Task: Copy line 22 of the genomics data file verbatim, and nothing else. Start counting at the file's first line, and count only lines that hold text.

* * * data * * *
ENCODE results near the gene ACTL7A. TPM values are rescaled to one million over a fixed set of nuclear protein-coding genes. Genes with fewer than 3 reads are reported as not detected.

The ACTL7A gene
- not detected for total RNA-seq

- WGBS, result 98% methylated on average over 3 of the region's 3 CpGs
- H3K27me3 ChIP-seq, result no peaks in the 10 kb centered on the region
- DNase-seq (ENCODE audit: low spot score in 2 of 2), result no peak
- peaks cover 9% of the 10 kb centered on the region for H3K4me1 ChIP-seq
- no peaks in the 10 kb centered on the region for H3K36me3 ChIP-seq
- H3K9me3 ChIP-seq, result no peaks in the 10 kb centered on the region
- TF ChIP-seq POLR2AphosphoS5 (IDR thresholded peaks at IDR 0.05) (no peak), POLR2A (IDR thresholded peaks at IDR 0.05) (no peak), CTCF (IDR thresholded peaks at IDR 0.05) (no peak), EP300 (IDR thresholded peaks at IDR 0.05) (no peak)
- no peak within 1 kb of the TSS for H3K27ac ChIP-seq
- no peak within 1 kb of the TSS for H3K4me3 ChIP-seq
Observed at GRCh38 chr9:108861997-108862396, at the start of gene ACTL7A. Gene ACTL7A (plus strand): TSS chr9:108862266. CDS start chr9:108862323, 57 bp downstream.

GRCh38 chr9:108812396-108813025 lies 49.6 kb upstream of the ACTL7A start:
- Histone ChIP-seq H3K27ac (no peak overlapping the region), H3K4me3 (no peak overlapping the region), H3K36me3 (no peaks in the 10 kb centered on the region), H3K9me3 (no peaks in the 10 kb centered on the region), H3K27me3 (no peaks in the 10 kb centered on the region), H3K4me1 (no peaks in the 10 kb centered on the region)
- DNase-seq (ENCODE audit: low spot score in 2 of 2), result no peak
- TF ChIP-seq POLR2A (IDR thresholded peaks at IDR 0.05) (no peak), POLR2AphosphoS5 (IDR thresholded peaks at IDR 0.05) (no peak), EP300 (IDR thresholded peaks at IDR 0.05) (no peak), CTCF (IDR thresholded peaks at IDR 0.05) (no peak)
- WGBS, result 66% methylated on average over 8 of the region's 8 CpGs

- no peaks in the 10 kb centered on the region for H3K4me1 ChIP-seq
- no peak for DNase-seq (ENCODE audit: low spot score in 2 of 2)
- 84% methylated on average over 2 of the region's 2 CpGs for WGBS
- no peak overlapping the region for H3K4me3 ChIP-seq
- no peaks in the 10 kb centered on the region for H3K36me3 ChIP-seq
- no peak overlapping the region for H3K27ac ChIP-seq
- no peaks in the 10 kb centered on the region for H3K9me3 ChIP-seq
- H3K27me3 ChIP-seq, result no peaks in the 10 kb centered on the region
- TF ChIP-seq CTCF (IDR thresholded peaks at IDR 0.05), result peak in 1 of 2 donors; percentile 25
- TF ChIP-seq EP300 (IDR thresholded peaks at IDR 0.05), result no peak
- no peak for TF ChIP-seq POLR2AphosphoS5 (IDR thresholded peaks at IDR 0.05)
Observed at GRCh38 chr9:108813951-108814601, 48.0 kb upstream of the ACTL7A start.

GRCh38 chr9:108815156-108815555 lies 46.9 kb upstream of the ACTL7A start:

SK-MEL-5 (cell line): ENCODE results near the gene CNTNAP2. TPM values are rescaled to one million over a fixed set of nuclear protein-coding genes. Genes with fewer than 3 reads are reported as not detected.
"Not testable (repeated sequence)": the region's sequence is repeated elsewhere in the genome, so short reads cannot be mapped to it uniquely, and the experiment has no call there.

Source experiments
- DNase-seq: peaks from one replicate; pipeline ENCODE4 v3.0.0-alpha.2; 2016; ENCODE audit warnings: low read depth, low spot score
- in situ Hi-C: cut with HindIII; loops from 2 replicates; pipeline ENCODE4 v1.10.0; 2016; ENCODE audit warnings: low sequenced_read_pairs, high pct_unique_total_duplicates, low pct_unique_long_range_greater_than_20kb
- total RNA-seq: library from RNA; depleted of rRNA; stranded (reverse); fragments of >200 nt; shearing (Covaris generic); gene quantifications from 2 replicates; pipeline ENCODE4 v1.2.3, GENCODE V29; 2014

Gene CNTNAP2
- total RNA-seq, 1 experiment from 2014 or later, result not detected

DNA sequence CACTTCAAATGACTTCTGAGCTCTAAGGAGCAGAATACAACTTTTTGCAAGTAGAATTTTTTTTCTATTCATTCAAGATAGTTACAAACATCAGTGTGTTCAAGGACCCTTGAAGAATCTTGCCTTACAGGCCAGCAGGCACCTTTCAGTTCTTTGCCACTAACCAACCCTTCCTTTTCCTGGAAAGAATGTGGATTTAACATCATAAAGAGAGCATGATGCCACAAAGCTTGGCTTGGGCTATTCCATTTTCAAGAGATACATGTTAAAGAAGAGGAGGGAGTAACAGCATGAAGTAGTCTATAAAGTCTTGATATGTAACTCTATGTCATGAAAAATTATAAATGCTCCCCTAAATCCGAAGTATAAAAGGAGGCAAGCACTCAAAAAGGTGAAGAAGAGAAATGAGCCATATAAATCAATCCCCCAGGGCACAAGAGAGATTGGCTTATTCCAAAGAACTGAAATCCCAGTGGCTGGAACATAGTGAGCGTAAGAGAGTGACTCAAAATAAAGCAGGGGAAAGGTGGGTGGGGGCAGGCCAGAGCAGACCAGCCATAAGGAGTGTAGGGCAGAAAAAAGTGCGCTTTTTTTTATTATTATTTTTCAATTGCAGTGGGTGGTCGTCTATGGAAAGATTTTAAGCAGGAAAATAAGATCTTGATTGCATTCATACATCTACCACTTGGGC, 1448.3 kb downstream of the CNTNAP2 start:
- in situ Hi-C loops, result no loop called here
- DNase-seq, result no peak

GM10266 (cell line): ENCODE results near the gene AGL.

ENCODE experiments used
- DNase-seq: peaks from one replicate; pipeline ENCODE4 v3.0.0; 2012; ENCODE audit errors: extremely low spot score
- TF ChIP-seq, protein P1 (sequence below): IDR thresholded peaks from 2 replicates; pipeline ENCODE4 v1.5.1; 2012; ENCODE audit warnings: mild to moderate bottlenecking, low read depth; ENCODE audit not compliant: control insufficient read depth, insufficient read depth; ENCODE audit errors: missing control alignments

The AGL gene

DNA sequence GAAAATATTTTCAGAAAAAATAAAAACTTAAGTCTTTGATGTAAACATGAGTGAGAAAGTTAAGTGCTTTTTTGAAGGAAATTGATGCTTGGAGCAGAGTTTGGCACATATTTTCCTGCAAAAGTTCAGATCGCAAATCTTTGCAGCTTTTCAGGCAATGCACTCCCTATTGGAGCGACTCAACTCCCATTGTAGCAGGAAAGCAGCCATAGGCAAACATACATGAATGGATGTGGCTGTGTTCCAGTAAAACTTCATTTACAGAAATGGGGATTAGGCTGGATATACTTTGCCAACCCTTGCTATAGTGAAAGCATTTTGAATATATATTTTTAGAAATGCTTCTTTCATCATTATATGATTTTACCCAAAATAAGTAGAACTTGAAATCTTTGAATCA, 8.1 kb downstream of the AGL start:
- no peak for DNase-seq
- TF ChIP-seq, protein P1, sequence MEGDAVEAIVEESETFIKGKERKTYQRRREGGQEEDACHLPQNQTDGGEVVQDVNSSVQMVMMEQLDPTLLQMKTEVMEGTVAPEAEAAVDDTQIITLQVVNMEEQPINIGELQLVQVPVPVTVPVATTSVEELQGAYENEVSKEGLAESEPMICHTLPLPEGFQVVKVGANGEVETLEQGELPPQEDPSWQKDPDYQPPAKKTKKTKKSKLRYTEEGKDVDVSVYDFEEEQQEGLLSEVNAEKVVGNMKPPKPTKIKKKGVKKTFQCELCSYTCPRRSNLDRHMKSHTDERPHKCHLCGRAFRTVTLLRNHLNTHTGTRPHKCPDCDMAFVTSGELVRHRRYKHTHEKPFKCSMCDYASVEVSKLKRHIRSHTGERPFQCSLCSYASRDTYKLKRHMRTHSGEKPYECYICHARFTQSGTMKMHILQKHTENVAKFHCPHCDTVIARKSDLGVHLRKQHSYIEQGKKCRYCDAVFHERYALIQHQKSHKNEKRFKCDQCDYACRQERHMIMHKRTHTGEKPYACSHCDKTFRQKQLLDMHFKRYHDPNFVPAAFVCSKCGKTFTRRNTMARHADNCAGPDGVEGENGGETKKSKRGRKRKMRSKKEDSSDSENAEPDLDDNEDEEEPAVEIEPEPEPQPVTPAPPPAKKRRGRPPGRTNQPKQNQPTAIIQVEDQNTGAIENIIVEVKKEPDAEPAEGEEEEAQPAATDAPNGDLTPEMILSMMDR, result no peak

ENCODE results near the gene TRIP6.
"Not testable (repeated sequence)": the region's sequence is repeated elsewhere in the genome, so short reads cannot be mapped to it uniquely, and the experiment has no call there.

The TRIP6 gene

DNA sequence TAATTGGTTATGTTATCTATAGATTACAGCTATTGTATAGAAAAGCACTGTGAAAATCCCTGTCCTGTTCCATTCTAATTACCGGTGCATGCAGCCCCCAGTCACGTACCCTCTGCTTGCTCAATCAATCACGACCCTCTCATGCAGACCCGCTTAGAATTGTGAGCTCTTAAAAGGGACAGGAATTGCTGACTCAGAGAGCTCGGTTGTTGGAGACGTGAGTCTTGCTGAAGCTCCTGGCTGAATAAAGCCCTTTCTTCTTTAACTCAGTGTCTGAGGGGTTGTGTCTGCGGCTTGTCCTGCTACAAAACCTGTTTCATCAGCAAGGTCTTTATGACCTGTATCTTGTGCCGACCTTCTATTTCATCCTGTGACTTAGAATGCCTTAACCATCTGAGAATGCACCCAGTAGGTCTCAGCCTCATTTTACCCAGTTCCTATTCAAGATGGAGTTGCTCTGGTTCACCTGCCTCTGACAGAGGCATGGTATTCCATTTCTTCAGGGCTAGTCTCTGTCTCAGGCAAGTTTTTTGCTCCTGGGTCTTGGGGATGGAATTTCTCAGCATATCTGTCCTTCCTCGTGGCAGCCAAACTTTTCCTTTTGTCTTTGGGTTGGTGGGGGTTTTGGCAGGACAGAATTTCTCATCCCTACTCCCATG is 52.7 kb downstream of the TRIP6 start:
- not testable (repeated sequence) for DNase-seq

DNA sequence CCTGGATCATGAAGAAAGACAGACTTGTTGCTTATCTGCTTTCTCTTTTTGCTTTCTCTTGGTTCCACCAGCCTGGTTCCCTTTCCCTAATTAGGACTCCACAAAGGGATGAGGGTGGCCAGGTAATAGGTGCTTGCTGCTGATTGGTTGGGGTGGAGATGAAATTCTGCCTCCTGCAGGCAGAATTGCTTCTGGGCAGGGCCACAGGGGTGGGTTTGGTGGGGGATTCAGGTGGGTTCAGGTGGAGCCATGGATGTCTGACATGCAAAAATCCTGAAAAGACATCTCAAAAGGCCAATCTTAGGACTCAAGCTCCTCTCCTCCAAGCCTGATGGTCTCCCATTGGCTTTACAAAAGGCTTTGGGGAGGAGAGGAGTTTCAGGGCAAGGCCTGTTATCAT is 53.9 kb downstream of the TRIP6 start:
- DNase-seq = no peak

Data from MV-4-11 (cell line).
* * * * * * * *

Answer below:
- no peak overlapping the region for H3K4me3 ChIP-seq